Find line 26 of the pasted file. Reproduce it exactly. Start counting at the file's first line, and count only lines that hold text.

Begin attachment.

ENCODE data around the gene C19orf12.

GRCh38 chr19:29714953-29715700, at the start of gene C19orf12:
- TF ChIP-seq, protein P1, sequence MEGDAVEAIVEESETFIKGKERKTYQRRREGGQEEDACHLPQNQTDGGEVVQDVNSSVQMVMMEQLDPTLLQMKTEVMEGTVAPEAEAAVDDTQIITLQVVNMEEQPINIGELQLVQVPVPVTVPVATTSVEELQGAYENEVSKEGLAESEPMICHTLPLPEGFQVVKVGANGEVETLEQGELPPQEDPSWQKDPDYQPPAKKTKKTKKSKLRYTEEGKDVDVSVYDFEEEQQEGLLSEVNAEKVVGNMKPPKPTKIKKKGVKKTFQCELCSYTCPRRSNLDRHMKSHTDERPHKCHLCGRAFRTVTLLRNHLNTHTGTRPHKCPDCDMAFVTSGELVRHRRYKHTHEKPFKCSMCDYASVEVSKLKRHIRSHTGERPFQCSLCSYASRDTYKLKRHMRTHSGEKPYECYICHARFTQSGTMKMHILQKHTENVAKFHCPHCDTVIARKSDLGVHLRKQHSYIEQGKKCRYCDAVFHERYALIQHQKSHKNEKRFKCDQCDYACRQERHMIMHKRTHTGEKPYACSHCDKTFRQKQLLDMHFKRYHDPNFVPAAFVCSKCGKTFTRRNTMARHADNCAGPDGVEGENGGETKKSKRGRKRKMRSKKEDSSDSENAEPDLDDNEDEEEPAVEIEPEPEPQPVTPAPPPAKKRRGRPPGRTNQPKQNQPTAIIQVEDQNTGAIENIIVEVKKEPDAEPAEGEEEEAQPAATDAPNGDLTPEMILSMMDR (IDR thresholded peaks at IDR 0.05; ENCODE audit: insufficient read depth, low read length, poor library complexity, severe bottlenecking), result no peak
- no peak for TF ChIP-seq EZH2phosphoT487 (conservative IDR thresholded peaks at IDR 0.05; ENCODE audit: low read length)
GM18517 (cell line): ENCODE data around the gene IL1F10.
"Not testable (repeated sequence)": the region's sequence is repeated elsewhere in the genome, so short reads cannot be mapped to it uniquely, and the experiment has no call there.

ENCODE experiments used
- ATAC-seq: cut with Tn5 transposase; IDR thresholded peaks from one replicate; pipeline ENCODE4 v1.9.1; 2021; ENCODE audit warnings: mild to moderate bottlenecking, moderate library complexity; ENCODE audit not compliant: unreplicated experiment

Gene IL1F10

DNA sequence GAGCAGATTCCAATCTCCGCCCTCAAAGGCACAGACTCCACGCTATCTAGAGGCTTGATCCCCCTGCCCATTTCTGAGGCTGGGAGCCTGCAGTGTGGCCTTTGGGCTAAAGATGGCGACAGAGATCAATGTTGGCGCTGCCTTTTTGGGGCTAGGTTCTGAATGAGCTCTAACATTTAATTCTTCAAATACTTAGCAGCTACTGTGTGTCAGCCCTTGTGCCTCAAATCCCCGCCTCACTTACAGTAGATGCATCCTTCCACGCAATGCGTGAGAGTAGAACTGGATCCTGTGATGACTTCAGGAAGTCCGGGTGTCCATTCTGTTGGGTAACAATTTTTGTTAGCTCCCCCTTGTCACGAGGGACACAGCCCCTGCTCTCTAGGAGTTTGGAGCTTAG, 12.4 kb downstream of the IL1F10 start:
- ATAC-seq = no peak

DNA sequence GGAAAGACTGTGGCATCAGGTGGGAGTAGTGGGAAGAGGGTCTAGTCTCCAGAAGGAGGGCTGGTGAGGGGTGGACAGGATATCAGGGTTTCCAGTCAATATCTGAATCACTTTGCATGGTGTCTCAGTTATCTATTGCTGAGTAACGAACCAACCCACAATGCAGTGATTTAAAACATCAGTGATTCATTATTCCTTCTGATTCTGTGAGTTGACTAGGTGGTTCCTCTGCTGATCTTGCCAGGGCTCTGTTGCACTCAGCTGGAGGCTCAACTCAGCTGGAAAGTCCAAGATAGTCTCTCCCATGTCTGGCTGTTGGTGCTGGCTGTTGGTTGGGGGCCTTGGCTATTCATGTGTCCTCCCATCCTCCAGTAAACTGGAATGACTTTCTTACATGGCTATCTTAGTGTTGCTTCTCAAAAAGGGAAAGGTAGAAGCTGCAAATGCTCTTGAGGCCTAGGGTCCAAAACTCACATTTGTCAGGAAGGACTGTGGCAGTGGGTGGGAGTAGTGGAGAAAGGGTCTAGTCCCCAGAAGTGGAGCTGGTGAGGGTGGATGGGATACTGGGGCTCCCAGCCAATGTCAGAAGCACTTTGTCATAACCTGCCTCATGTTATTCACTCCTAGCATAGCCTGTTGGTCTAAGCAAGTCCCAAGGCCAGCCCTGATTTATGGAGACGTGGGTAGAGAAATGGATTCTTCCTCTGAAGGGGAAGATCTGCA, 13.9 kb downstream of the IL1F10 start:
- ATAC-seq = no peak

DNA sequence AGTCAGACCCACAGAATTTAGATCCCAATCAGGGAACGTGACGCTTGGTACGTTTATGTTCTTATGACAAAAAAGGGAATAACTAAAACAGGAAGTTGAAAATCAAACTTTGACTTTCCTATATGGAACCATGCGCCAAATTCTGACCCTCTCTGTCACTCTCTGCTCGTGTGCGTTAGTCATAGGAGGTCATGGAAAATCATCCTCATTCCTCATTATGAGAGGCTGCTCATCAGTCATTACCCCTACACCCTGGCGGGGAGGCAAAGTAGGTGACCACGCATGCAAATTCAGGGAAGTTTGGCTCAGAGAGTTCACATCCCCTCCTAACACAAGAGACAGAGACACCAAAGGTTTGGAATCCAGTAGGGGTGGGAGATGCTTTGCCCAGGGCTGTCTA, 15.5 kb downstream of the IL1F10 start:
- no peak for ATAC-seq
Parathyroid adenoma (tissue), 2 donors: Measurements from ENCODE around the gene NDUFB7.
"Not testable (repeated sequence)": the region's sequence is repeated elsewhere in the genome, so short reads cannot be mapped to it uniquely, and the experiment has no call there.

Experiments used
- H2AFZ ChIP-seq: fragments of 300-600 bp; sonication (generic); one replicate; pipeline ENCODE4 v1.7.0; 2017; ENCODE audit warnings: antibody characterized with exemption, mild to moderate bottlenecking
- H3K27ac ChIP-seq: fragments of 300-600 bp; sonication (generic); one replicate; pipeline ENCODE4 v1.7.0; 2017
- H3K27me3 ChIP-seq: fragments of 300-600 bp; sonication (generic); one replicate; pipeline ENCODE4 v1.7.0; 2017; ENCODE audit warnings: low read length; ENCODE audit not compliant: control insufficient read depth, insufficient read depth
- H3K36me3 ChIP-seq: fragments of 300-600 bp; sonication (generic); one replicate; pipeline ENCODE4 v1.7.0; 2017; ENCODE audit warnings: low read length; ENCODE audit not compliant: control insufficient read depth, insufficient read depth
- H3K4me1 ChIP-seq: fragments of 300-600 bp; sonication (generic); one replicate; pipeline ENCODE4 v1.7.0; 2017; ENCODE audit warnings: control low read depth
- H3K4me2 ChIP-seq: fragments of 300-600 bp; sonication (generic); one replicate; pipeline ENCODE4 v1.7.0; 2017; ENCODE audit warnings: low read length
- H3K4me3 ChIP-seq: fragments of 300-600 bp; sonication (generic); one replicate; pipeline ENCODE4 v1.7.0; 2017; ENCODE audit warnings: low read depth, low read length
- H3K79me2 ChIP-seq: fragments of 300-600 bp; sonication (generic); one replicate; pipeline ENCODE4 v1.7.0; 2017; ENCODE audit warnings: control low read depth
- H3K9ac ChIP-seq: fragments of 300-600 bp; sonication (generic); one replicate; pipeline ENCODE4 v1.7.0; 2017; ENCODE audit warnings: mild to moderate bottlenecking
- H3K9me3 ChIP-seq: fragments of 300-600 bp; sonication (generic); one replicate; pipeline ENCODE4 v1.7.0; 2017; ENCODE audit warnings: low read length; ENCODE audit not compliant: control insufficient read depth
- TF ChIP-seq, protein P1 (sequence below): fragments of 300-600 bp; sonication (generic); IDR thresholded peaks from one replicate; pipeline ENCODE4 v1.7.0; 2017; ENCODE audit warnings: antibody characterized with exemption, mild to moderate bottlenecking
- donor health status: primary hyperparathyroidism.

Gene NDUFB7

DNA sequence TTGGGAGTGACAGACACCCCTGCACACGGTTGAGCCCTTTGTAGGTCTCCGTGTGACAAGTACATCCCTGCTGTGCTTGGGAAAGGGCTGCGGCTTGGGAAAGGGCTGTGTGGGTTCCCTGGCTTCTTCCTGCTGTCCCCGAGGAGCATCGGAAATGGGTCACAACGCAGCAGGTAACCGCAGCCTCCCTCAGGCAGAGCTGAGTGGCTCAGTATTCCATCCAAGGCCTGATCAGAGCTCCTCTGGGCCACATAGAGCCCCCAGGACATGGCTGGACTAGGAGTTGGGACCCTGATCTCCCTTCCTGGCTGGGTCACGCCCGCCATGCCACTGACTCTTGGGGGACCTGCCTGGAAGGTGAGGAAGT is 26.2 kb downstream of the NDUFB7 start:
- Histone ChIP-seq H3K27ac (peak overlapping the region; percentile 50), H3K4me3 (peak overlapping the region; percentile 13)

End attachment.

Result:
- H3K79me2 ChIP-seq: fragments of 300-600 bp; sonication (generic); one replicate; pipeline ENCODE4 v1.7.0; 2017; ENCODE audit warnings: control low read depth